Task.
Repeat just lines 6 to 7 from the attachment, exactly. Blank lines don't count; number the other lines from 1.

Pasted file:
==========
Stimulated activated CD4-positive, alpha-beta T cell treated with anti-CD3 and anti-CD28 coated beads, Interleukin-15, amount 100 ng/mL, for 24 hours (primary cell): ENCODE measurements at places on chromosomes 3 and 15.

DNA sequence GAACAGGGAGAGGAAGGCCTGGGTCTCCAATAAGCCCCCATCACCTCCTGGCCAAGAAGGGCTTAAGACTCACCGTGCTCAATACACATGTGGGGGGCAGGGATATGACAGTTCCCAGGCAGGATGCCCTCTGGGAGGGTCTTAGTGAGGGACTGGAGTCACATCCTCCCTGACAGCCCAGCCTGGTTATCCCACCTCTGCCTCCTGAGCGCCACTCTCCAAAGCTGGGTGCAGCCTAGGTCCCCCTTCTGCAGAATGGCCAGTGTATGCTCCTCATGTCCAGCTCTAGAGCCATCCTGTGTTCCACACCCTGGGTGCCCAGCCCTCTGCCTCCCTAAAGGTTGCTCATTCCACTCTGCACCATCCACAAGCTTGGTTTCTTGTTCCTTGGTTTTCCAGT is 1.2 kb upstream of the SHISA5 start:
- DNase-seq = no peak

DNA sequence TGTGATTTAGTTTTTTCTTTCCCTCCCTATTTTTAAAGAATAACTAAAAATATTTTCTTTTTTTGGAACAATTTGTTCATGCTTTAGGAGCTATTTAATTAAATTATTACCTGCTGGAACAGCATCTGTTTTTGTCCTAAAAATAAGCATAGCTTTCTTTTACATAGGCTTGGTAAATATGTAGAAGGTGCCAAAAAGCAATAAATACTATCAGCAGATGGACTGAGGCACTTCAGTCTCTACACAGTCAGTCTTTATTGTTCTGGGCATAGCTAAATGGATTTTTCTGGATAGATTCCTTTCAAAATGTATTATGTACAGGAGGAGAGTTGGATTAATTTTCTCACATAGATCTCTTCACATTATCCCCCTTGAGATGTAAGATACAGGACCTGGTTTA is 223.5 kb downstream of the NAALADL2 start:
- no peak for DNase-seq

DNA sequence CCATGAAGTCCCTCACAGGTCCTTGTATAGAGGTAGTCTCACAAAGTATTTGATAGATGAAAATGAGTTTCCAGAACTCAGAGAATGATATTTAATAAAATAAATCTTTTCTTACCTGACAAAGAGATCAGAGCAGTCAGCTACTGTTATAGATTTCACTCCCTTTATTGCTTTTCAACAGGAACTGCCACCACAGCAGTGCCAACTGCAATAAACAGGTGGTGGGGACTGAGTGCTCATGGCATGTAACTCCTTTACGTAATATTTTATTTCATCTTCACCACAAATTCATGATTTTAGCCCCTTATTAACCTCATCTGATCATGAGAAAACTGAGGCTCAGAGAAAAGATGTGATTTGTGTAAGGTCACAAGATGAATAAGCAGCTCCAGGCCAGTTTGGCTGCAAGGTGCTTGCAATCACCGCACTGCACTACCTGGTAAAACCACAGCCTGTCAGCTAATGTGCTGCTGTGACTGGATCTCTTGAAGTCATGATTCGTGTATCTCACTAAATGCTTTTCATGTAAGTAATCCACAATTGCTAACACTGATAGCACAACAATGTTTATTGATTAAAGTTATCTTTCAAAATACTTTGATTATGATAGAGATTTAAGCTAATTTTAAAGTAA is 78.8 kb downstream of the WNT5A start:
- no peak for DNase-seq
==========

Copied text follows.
DNA sequence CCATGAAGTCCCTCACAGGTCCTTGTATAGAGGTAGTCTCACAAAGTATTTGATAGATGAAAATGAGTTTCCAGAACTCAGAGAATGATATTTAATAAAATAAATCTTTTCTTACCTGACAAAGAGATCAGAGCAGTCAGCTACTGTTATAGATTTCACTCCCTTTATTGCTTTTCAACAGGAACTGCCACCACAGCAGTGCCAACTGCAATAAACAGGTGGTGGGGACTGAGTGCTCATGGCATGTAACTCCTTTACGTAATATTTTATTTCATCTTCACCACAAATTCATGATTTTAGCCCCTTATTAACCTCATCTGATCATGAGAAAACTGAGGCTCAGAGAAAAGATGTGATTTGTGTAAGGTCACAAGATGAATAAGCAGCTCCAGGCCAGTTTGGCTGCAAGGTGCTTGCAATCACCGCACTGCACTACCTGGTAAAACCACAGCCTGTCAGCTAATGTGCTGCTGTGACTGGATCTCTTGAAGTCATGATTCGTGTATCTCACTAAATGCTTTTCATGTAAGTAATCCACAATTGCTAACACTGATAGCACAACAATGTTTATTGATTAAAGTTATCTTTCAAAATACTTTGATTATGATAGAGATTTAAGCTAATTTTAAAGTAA is 78.8 kb downstream of the WNT5A start:
- no peak for DNase-seq